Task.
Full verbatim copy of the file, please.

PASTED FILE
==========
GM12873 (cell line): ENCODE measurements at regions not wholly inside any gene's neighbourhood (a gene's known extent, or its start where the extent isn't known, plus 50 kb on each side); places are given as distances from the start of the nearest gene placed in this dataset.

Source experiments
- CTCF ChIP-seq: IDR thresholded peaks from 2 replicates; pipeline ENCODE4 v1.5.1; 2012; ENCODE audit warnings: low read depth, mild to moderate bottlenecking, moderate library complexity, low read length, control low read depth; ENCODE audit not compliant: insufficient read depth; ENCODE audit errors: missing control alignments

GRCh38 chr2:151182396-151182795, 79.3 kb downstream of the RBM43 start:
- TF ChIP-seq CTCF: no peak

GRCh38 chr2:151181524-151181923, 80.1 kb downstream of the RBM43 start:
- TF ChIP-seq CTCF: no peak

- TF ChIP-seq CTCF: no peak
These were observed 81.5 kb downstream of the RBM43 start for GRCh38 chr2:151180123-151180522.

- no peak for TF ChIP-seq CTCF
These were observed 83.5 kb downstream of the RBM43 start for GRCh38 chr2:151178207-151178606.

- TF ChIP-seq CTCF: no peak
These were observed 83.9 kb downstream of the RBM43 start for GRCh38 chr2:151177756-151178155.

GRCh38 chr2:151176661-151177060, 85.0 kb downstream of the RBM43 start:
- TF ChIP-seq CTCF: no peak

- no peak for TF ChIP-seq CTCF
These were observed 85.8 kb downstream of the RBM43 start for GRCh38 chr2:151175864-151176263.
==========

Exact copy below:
GM12873 (cell line): ENCODE measurements at regions not wholly inside any gene's neighbourhood (a gene's known extent, or its start where the extent isn't known, plus 50 kb on each side); places are given as distances from the start of the nearest gene placed in this dataset.

Source experiments
- CTCF ChIP-seq: IDR thresholded peaks from 2 replicates; pipeline ENCODE4 v1.5.1; 2012; ENCODE audit warnings: low read depth, mild to moderate bottlenecking, moderate library complexity, low read length, control low read depth; ENCODE audit not compliant: insufficient read depth; ENCODE audit errors: missing control alignments

GRCh38 chr2:151182396-151182795, 79.3 kb downstream of the RBM43 start:
- TF ChIP-seq CTCF: no peak

GRCh38 chr2:151181524-151181923, 80.1 kb downstream of the RBM43 start:
- TF ChIP-seq CTCF: no peak

- TF ChIP-seq CTCF: no peak
These were observed 81.5 kb downstream of the RBM43 start for GRCh38 chr2:151180123-151180522.

- no peak for TF ChIP-seq CTCF
These were observed 83.5 kb downstream of the RBM43 start for GRCh38 chr2:151178207-151178606.

- TF ChIP-seq CTCF: no peak
These were observed 83.9 kb downstream of the RBM43 start for GRCh38 chr2:151177756-151178155.

GRCh38 chr2:151176661-151177060, 85.0 kb downstream of the RBM43 start:
- TF ChIP-seq CTCF: no peak

- no peak for TF ChIP-seq CTCF
These were observed 85.8 kb downstream of the RBM43 start for GRCh38 chr2:151175864-151176263.